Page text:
Last July I was leading a group of photographers on a trip around Svalbard, not far from the North Pole. Highlights of the trip included polar bears and other wildlife, but other subjects caught our attention too. One example was parhelion, where the sunlight refracts through high-altitude ice crystals to form a wide ring around the sun.
This image shows the ring around the sun. It’s at a 22º angle from the sun, and as you can see the ring only just fits within the field of view of the 24-105mm lens (on an EOS 5D MkII). We were standing on a stony beach watching some playing walruses, and during a break in the action I simply turned around, dropped the exposure to keep some detail in the clouds, and photographed the sun ring.
Looking at the timestamp on the first photo I can see it was taken just before 4pm, but this phenomenon lasted for many hours. It’s hard to attach times to some of these memories without the camera’s timestamp: this close to the North Pole in summer the light was fairly consistent even at midnight! Here’s another image from about five hours earlier (using a 17-40mm lens).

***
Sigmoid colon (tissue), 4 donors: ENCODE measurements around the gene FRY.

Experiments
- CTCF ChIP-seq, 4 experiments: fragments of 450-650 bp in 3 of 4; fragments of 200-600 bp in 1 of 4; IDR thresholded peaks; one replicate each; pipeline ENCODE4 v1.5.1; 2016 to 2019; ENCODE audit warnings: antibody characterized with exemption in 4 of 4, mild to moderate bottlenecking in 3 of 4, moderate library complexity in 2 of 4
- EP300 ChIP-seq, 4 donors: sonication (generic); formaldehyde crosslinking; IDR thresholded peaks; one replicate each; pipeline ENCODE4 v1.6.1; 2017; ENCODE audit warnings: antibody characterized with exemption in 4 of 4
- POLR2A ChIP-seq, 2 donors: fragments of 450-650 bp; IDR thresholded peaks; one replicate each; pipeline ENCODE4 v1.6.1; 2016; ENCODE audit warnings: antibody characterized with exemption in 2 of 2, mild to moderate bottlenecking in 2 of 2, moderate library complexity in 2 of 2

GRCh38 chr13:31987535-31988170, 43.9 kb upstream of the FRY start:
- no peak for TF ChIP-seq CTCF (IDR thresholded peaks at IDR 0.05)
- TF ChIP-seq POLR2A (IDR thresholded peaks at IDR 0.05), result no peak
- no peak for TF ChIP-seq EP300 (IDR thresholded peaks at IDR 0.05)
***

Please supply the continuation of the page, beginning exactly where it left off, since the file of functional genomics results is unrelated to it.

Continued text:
Anyway, the thing that prompted this post was the scene I found last Sunday night. It was a full moon so I went outside to check on the view and was greeted by this scene:
|Moon ring, Melbourne
It was a rushed photo to capture the ring before the clouds dissipated, and the foreground is the side of my house lit by a distant streetlight. The ring is the same 22º from the moon (as it’s caused by the same shape of ice crystals) as found in parhelion, and this photo was taken using the wider 17mm lens.
I really wasn’t expecting to find this at home, and it brought back many memories of last winter’s summer trip to the Arctic (winter at home, summer up north). It was nice to be followed home!